85 jumbos camping in Bannerghatta National Park

85 jumbos camping in Bannerghatta National Park

At least 85 elephants are camping in the Bannerghatta National Park (BNP) or moseying around its periphery, giving officials sleepless nights. 

Officials are worried over the way unplanned development has disturbed the elephants’ migratory routes. The BNP has been getting a lot of focus after the Ministry of Environment, Forest and Climate Change recently reduced its eco-sensitive zone from 268.96 sqkm to 168.84 sqkm. 

Sprawled over 296 square kilometres, the BNP houses 32 resident elephants. An additional 45 pachyderms have arrived from Tamil Nadu and other forests in herds of five to nine. Two of them have calves. Tuskers have also arrived in search of females. 

Staffers are keeping a close watch at the elephants, especially the tuskers, following the death of Ranga and the collapse of the all-male herd, a regular around the BNP. 

“Crops like ragi, banana and groundnuts are in full bloom around the BNP and are drawing elephants outside,” the BNP’s deputy conservator of forests Prashanth S said.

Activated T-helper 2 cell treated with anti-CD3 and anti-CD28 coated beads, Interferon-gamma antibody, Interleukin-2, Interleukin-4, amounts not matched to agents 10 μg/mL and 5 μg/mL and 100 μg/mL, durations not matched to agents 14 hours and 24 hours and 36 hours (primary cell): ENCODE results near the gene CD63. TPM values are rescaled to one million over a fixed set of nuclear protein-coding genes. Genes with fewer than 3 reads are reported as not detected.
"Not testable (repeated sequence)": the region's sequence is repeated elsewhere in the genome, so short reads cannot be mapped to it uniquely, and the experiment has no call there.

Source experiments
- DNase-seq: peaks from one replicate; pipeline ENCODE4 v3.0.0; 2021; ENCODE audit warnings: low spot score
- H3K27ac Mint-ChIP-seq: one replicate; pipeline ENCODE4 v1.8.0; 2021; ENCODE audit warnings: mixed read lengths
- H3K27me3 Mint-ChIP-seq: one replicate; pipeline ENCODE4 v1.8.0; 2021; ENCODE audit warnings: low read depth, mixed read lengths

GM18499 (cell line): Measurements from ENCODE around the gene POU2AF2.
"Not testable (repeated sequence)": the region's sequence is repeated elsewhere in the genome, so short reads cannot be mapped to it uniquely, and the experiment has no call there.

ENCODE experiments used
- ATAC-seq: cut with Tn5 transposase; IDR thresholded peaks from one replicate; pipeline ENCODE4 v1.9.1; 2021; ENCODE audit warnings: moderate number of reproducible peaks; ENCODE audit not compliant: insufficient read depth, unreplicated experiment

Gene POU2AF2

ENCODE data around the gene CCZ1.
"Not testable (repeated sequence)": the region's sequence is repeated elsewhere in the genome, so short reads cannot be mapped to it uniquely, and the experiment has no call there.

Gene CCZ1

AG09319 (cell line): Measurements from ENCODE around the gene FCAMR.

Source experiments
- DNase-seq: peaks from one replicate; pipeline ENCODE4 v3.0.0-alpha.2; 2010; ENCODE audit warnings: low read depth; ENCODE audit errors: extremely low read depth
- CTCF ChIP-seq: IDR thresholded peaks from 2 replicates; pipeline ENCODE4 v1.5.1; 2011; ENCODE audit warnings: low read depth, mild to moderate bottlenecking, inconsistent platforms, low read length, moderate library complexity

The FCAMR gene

“All 146 waterholes inside the BNP are full. There is also abundant food in the forest. The elephants are already in Ragihalli, Shivanahalli, Bhootanahalli, Byatarayanadurga, Tammanayakanahlli and surrounding areas,” he added.

BNP officials point out that the pachyderms are driven from Tamil Nadu’s Thally forest to the BNP, which they consider a safe haven. They stay in the park, wander around and move back to Thally.

Much of the conflict-prone areas exist between Bannerghatta and Anekal. Despite holding several awareness programmes for villagers against growing elephant friendly crops, little has changed in the area. “We’re worried because it’s dry season and fire lines have been created,” said an official. “The elephants have started tasting crops outside. Farmers should not get agitated and set fire to forest fringes. We’re already under pressure to control encroachment and mining activities.”